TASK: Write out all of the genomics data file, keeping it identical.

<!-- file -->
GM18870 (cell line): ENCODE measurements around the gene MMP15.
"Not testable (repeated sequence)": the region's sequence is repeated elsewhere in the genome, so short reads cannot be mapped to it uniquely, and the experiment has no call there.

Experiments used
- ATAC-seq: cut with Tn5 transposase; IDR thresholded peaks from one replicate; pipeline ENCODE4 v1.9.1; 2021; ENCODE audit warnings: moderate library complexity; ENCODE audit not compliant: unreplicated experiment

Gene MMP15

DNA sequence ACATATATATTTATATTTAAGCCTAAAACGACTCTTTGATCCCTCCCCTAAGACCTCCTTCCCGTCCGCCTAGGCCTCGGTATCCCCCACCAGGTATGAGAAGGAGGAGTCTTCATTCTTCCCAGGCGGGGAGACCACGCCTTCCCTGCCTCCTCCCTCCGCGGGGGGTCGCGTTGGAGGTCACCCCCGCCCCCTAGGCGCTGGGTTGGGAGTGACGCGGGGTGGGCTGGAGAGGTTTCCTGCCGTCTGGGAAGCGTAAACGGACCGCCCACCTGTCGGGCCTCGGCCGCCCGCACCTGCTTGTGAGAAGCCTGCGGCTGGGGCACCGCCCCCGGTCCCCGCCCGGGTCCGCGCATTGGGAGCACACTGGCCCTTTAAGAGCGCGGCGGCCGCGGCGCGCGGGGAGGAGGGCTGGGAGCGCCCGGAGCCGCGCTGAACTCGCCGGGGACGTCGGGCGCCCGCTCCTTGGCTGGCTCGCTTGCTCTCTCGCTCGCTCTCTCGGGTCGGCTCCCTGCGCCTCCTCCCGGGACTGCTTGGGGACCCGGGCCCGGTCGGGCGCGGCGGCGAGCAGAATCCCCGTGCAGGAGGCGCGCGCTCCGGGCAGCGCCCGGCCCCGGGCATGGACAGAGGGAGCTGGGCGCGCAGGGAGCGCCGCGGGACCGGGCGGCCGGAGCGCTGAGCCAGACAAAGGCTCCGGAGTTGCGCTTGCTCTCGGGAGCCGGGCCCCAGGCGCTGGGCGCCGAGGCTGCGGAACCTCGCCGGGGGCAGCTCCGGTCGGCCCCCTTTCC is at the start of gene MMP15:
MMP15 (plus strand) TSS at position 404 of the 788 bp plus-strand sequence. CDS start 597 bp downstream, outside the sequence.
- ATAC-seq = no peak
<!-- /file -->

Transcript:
GM18870 (cell line): ENCODE measurements around the gene MMP15.
"Not testable (repeated sequence)": the region's sequence is repeated elsewhere in the genome, so short reads cannot be mapped to it uniquely, and the experiment has no call there.

Experiments used
- ATAC-seq: cut with Tn5 transposase; IDR thresholded peaks from one replicate; pipeline ENCODE4 v1.9.1; 2021; ENCODE audit warnings: moderate library complexity; ENCODE audit not compliant: unreplicated experiment

Gene MMP15

DNA sequence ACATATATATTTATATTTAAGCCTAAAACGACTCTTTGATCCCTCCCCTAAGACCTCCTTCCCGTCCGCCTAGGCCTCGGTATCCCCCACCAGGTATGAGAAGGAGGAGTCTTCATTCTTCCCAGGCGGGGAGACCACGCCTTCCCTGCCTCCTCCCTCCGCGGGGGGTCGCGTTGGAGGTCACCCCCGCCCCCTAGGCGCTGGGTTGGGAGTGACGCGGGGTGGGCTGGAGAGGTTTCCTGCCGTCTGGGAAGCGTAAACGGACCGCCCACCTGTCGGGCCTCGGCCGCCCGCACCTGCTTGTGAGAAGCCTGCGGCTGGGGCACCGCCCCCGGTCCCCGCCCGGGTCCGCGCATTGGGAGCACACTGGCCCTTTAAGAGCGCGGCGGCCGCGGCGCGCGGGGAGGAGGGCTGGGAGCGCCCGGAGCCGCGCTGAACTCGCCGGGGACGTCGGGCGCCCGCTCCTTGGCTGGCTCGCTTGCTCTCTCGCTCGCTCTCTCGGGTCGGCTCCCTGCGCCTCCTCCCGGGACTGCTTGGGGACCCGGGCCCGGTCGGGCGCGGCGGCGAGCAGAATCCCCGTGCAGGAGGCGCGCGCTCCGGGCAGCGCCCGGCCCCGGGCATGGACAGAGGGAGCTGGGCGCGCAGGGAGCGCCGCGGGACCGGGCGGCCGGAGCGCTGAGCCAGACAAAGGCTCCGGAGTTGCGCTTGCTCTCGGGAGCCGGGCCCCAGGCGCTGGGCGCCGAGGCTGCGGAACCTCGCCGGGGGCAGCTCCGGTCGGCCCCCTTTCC is at the start of gene MMP15:
MMP15 (plus strand) TSS at position 404 of the 788 bp plus-strand sequence. CDS start 597 bp downstream, outside the sequence.
- ATAC-seq = no peak